Form, Space, and Order

Written by Tom "Magi" Smallwood

"You employ stone, wood, and concrete, and with these materials you build house and palaces. That is construction. Ingenuity is at work. But suddenly, you touch my heart, you do me good. I am happy and I say 'This is beautiful.' That is architecture. Art enters in."

Well, Darkness Falls has had movie reviews and music reviews, how about a book review? Not just any book, mind you, but a book that might actually be useful for level editors?

I was browsing through the architecture section at Barns & Noble the other day and came across Architecture : Form, Space, & Order, by Francis D.K. Ching and after a quick glance through it, knew it was a must buy.

When my friends ask me what I'm doing when I level design, I tell them I'm an architect. After reading this book, I know how far off I am. I'm a wanna-be. A pretender. I don't know the first thing about true architecture. I'm not talking about the mathematics and physics that go into building something. I'm referring to the feel of the architecture. What makes a building into a church? When do a bunch of walls and a roof suddenly become a home?

While this book was actually written for architects, as I read it, I felt it had the level editor in mind. If you want your levels to speak to the players, this book is for you. I recommend you have good understanding of how to edit a level and some experience doing it before you try and implement the ideas presented in the book. It can be very thought provoking for anybody, you need to understand your tools before you start building a house. Each page of the book is filled with examples including architecture from numerous cultures. Due to the number of diagrams, illustrations and pictures, there is not a lot of text in the book, but what is in there is definitely worth slowing down and reading carefully. Of course, all the pictures can be inspirational on their own.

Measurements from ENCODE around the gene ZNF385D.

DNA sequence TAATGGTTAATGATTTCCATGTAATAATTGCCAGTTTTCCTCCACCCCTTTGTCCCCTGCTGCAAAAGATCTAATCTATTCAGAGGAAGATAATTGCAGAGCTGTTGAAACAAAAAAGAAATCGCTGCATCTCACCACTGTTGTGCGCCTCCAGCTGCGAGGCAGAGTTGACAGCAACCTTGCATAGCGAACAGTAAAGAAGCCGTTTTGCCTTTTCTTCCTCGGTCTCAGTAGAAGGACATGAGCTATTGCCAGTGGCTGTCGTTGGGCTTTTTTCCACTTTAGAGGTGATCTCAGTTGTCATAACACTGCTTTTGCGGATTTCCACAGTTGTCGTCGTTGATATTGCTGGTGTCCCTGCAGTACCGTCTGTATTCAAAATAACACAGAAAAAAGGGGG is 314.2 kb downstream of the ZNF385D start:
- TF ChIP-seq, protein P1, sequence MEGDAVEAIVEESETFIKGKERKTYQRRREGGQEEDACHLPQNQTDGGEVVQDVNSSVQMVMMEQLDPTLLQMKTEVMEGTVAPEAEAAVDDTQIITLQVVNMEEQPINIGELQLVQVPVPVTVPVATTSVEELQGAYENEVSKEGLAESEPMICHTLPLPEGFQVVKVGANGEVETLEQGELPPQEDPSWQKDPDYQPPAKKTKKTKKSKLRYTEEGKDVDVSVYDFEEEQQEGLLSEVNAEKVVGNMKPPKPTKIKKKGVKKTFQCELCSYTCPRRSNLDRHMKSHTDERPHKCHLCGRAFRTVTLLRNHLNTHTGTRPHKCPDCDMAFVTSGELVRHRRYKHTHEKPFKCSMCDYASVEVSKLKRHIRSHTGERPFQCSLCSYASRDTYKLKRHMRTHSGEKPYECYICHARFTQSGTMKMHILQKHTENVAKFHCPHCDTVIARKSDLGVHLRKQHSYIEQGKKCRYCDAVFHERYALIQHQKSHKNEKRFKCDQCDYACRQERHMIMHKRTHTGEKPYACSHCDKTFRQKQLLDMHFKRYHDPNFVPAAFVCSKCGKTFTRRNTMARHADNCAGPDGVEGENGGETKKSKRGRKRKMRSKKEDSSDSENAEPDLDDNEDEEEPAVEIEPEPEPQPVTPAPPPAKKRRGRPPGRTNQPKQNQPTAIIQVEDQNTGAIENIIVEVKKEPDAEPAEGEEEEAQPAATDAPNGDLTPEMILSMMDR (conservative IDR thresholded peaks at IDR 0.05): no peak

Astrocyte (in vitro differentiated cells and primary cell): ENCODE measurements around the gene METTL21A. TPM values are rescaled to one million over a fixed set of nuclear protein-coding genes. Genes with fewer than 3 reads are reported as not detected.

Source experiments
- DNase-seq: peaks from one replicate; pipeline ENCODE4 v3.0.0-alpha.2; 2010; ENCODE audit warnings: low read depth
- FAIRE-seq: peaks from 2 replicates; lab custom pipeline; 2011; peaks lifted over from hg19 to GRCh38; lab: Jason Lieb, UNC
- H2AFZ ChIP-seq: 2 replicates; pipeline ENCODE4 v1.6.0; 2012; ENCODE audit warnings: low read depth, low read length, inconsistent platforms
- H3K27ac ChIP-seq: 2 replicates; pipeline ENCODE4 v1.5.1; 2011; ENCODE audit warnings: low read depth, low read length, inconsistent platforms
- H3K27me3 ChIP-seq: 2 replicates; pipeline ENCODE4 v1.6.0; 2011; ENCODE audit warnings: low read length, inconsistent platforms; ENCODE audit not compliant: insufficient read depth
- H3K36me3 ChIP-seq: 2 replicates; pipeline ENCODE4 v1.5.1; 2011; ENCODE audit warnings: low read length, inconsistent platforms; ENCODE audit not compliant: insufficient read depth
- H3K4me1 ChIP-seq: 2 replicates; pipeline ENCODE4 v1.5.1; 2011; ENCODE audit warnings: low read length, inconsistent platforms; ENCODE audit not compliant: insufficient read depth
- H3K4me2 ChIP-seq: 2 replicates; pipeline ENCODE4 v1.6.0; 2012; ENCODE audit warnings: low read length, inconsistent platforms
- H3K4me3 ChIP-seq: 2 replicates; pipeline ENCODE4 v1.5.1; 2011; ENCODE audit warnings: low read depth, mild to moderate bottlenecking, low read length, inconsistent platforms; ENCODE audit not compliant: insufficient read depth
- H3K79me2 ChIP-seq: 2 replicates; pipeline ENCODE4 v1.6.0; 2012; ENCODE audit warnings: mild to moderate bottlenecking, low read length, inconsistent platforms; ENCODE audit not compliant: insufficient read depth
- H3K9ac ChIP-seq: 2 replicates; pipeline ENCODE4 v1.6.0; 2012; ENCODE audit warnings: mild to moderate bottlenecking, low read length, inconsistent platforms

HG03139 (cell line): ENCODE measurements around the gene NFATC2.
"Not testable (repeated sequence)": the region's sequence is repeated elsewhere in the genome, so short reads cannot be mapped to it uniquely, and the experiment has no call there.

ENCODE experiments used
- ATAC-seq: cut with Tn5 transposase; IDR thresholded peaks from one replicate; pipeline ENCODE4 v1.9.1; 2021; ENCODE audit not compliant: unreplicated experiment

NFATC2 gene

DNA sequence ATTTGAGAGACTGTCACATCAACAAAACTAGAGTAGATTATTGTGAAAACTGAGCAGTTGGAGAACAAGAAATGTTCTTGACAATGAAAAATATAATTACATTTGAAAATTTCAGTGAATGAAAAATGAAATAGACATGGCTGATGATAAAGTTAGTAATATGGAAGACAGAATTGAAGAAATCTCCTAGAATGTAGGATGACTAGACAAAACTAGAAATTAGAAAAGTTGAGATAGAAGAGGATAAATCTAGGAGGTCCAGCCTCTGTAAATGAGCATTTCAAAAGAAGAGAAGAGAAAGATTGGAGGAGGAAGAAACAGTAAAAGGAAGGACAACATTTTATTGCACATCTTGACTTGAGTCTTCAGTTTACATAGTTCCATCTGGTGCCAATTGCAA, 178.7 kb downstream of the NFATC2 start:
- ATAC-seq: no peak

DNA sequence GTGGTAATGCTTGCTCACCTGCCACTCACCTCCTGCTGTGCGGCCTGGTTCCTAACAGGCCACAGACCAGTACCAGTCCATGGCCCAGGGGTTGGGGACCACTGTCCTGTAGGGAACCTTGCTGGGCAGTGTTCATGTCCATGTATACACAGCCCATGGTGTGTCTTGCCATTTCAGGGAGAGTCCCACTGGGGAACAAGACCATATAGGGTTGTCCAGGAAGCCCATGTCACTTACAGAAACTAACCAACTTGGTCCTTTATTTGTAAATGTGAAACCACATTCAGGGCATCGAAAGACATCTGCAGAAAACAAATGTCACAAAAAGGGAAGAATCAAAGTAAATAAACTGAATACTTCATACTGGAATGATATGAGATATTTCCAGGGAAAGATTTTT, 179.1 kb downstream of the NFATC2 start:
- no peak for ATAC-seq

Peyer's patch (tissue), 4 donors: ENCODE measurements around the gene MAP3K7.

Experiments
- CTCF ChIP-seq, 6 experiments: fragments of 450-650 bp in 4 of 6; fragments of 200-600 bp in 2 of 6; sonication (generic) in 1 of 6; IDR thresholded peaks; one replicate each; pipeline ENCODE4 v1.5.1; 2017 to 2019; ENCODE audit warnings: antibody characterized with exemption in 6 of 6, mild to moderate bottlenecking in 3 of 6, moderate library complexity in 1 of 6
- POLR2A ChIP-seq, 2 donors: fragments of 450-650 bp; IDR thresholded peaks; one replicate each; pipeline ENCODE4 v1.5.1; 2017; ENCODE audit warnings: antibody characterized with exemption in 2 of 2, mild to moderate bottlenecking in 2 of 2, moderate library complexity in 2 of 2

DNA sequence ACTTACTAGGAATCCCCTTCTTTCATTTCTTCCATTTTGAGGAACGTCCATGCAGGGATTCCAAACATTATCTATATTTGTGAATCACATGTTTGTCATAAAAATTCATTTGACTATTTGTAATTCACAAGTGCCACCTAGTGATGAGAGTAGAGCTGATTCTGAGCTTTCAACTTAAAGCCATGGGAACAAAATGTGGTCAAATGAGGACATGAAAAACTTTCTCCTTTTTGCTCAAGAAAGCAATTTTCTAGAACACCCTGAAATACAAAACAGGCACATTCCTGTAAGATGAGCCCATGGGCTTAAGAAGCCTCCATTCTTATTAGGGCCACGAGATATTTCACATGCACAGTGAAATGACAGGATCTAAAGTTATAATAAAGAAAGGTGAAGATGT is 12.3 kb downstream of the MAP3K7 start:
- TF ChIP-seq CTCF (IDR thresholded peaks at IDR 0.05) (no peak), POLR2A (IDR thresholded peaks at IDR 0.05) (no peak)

Do you understand the effect of where you place a door on a wall has a effect on the overall feel of the room? When should you use a deep window versus one that is only a few inches to the outside? How do you make a room a central focal point versus one that you want to tell a person to simply pass through here? These are the kind of things that Dr. Ching delves into in the book. The subtle differences caused by making a window bigger or smaller. What size should something be, why it should be that size, and how it changes the feel of something as you change its size.

Chapter one starts out talking about points in space. Hmmm, sounds like a vertex to me. From there, the author moves right on to lines, then planes and finally into 3D space. In chapter 2: Form, he goes into subtractive and additive space, using basic geometric shapes and even discusses adding substance to corners. Chapter 3 is entitled Forms and Space. It is about general layout of the architecture. How openings in deferent parts of a room affect the feel of a room as well as the effects different shaped plans have on people. He even talks about lighting, something that is often overlooked by level editors.